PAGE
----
Functions as objects

Functions in ActionScript 3.0 are objects. When you create a function, you are creating an object that can not only be passed as a parameter to another function, but also have properties and methods attached to it.

Functions passed as arguments to another function are passed by reference and not by value. When you pass a function as an argument, you use only the identifier and not the parentheses operator that you use to call the method. For example, the following code passes a function named clickListener() as an argument to the addEventListener() method:

addEventListener(MouseEvent.CLICK, clickListener);

The Array.sort() method also defines a parameter that accepts a function. For an example of a custom sort function that is used as an argument to the Array.sort() function, see Sorting an array.

Although it may seem strange to programmers new to ActionScript, functions can have properties and methods, just as any other object can. In fact, every function has a read-only property named length that stores the number of parameters defined for the function. This is different from the arguments.length property, which reports the number of arguments sent to the function. Recall that in ActionScript, the number of arguments sent to a function can exceed the number of parameters defined for that function. The following example, which compiles only in standard mode because strict mode requires an exact match between the number of arguments passed and the number of parameters defined, shows the difference between the two properties:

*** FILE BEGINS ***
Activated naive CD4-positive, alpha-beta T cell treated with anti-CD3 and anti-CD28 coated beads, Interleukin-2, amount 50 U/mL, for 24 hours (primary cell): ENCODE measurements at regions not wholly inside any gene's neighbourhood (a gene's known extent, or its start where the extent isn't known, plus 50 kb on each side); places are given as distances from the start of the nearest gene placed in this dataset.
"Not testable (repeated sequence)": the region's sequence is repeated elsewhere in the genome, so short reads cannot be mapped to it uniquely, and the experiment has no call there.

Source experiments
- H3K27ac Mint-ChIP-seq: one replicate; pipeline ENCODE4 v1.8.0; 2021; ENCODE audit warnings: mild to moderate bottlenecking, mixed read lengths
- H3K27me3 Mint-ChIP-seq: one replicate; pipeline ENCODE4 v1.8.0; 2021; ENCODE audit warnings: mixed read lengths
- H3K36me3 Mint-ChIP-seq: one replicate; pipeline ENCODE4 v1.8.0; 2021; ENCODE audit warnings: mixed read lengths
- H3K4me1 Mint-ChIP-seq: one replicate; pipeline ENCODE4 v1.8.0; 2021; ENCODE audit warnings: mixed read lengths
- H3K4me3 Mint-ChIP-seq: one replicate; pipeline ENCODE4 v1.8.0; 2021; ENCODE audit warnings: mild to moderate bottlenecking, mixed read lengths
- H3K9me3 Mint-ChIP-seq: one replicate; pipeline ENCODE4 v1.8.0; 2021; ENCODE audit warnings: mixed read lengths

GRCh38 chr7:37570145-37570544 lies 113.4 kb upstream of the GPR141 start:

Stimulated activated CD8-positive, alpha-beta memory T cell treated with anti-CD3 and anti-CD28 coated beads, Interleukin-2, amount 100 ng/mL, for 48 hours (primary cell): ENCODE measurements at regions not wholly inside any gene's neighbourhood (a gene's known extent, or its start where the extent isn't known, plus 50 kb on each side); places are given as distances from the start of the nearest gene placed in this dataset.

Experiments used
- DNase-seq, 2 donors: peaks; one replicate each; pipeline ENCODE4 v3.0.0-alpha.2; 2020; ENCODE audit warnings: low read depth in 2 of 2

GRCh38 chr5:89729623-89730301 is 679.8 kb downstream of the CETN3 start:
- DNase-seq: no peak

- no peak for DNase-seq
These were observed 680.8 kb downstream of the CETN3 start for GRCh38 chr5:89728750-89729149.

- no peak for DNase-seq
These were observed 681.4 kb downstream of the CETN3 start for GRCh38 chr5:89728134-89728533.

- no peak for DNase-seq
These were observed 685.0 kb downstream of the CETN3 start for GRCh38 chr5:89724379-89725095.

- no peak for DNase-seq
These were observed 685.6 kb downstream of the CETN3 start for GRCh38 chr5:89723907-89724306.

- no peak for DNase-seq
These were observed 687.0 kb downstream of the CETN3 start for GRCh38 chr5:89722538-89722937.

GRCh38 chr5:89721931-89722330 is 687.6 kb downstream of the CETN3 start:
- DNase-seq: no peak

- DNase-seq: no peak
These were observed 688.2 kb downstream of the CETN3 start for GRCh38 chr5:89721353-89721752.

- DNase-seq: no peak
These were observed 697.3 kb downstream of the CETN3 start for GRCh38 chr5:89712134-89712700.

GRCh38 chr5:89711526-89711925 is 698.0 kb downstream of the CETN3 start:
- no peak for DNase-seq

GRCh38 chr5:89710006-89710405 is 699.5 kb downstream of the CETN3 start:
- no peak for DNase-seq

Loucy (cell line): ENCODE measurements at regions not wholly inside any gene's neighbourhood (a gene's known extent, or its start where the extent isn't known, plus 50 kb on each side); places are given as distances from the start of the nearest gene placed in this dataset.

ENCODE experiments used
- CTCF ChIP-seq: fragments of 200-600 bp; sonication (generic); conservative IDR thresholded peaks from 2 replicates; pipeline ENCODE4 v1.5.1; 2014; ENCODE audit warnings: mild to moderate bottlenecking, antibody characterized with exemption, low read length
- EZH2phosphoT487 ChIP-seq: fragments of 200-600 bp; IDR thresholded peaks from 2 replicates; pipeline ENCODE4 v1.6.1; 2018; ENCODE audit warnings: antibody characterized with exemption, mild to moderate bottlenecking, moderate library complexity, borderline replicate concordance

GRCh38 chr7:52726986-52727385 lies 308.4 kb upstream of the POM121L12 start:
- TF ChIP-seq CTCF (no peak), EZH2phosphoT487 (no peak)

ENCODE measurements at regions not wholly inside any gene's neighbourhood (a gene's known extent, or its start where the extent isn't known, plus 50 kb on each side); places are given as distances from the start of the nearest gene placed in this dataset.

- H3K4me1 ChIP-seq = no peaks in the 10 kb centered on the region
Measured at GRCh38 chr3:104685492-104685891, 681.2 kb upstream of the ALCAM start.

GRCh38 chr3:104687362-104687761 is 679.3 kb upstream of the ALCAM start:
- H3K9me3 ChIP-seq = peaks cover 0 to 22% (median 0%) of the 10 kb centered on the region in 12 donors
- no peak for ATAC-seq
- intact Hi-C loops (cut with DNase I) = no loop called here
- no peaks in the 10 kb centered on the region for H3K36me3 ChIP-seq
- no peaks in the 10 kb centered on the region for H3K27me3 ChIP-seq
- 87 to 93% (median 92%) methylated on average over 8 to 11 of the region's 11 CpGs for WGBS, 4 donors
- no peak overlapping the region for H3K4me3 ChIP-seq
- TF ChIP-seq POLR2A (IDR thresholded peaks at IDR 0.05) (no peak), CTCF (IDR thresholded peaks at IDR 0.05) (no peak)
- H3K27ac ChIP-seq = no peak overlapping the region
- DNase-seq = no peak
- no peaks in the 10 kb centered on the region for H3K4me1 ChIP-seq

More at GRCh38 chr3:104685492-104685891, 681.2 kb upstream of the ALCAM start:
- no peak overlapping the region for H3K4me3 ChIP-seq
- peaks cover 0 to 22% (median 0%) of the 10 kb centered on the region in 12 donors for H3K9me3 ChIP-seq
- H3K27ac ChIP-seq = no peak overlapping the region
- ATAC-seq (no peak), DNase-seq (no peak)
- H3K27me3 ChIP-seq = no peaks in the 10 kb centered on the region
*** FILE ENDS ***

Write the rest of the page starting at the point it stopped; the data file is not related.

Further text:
// Compiles only in standard mode 
function traceLength(x:uint, y:uint):void 
{ 
    trace("arguments received: " + arguments.length); 
    trace("arguments expected: " + traceLength.length); 
} 
 
traceLength(3, 5, 7, 11); 
/* output: 
arguments received: 4 
arguments expected: 2 */

In standard mode you can define your own function properties by defining them outside your function body. Function properties can serve as quasi-static properties that allow you to save the state of a variable related to the function. For example, you may want to track the number of times a particular function is called. Such functionality could be useful if you are writing a game and want to track the number of times a user uses a specific command, although you could also use a static class property for this. The following example, which compiles only in standard mode because strict mode does not allow you to add dynamic properties to functions, creates a function property outside the function declaration and increments the property each time the function is called:

// Compiles only in standard mode 
var someFunction:Function = function ():void 
{ 
    someFunction.counter++; 
} 
 
someFunction.counter = 0; 
 
someFunction(); 
someFunction(); 
trace(someFunction.counter); // 2